The Bible is replete with examples of, and condemnation for, hypocritical people and behavior, but I’ve found the most jarring and illustrative to be the words of our Lord Jesus Christ in Matthew 23. There, He takes head on the blatant hypocrisy of the religious leaders of His day in seven “woes” declared against them. While “woe” in certain contexts may refer to one’s own miserable condition or misfortune (“woe is me”), in the context of Matthew 23, it is an emphatic exclamation of judgment upon the enemies of God. Time and time again there, Jesus declares, “Woe to you scribes and Pharisees, hypocrites!” He condemns them for not practicing what they preach, for burdening the people while being unwilling to lift a finger to help, for wearing elaborate garments and sitting in specials seats and engaging in all other manner of behavior to call attention to their perceived level of importance, pridefully elevating themselves above others. He further condemns them for being full of greed and self-indulgence, placing great value on incidental and material matters while neglecting “justice and mercy and faithfulness.” (Oh, how that preaches at this moment in time!) Jesus illustrates the point with the cleansing of a cup and plate: What use are they if only cleansed on the outside, but dirty on the inside? Jesus' condemnation is anything but subtle, describing the leaders as “a brood of vipers,” and asking: “How are you to escape being sentenced to hell?”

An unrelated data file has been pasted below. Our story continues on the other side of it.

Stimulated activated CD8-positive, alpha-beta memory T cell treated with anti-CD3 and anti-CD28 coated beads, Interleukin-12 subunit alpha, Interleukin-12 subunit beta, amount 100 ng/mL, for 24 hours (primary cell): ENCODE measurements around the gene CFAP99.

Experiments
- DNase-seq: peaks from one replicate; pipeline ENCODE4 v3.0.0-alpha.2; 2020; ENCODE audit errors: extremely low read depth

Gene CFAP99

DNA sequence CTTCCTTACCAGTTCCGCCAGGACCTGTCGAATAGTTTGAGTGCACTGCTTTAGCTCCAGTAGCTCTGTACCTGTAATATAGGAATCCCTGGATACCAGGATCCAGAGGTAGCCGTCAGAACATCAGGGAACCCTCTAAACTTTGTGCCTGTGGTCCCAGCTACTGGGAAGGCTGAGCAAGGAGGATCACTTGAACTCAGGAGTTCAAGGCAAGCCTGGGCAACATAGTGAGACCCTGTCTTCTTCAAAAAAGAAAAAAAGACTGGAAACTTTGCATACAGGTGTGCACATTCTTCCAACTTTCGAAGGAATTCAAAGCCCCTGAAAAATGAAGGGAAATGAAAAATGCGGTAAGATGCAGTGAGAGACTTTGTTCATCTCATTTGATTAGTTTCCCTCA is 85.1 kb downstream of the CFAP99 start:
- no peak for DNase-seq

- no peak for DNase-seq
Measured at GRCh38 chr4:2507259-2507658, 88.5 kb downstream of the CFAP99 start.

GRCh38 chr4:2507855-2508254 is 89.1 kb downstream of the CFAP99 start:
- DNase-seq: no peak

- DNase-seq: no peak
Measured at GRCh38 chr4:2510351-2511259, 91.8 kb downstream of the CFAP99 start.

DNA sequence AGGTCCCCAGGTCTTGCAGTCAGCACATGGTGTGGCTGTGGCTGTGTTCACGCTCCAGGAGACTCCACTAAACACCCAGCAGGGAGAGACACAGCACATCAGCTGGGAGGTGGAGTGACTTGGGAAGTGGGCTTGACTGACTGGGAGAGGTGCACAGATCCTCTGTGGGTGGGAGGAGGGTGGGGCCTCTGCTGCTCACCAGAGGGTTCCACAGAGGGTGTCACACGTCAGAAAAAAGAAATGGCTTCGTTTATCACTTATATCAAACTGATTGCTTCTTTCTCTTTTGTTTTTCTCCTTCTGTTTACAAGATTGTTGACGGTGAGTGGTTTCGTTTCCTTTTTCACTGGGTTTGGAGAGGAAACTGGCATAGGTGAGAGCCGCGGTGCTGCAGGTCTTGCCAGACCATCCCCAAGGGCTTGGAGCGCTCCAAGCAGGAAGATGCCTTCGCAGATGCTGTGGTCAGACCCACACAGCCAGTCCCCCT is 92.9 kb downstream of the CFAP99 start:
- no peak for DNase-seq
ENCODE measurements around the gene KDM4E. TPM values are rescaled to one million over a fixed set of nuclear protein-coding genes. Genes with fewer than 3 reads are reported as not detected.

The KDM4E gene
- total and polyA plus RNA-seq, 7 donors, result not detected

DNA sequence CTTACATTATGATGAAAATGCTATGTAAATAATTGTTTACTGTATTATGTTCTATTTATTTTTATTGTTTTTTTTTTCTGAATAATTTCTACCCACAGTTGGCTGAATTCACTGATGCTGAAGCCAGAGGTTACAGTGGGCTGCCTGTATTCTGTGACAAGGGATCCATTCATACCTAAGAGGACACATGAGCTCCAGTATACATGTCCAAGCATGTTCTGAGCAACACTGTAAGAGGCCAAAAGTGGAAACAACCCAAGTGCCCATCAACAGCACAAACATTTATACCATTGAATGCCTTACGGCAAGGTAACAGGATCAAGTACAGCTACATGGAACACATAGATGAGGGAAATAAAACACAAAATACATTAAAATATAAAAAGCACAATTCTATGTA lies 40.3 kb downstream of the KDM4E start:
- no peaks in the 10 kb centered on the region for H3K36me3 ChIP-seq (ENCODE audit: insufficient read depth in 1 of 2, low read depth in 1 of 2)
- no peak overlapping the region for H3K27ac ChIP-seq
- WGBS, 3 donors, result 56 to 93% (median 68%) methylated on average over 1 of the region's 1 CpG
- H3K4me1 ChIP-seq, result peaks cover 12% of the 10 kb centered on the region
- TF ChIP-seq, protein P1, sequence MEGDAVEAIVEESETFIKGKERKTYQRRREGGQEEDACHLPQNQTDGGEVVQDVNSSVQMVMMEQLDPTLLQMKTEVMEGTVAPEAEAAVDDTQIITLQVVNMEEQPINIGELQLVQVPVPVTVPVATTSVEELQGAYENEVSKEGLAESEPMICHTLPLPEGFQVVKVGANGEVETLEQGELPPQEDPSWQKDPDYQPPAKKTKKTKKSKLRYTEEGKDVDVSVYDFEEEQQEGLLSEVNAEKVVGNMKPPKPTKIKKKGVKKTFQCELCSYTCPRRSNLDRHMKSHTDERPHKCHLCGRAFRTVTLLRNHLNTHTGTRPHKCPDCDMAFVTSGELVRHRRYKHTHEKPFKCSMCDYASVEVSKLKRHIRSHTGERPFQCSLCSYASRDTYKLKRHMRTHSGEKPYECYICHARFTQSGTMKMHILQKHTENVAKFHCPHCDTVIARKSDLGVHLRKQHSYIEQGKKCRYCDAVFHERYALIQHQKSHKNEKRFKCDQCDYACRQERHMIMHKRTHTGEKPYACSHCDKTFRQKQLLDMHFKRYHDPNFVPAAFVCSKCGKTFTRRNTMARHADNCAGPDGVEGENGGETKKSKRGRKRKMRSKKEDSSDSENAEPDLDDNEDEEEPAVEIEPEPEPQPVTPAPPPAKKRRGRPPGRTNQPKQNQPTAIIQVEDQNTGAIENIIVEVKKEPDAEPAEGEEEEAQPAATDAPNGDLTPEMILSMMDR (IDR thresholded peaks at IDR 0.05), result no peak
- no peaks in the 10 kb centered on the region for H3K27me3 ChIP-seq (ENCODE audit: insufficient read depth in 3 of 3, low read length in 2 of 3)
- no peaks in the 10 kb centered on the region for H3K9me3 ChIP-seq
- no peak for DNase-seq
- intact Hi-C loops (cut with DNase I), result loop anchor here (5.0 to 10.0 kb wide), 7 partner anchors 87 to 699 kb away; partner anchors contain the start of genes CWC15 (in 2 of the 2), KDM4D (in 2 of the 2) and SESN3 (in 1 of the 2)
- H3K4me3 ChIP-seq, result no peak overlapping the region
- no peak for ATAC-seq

In Matthew 7:1-5, we also see that Jesus condemns hypocritical, self-righteous judgment of others, telling us to take the metaphorical log out of our own eye, before telling someone else about the speck in theirs. While this verse is often used by people to deflect or avoid righteous judgment of their bad behavior, Jesus' point is to condemn as hypocritical the judgments we make about others that derive from our own prideful sensibilities, rather than a godly desire to address sin. Later in the chapter, He describes the hypocritical false prophets as wolves in sheep’s clothing, making the familiar point that “many will say to me, 'Lord, Lord, did we not prophesy in your name, and cast out demons in your name, and do many mighty works in your name?' And then will I declare to them, 'I never knew you; depart from me, you workers of lawlessness'" (Matthew 7:22, ESV). In Mark 7, Jesus elaborates on the issue of hypocrisy being a matter disguising the sinful motives of our heart with an external preoccupation of rituals and traditions. There, again calling the leaders hypocrites, he quotes Isaiah, “'This people honors me with their lips, but their heart is far from me; in vain do they worship me, teaching as doctrines the commandments of men'” (Mark 7:6, see also Matthew 15:7-9, ESV). In short, giving the appearance of godliness on the outside, they were more devoted to their own man-made legalistic rituals at heart.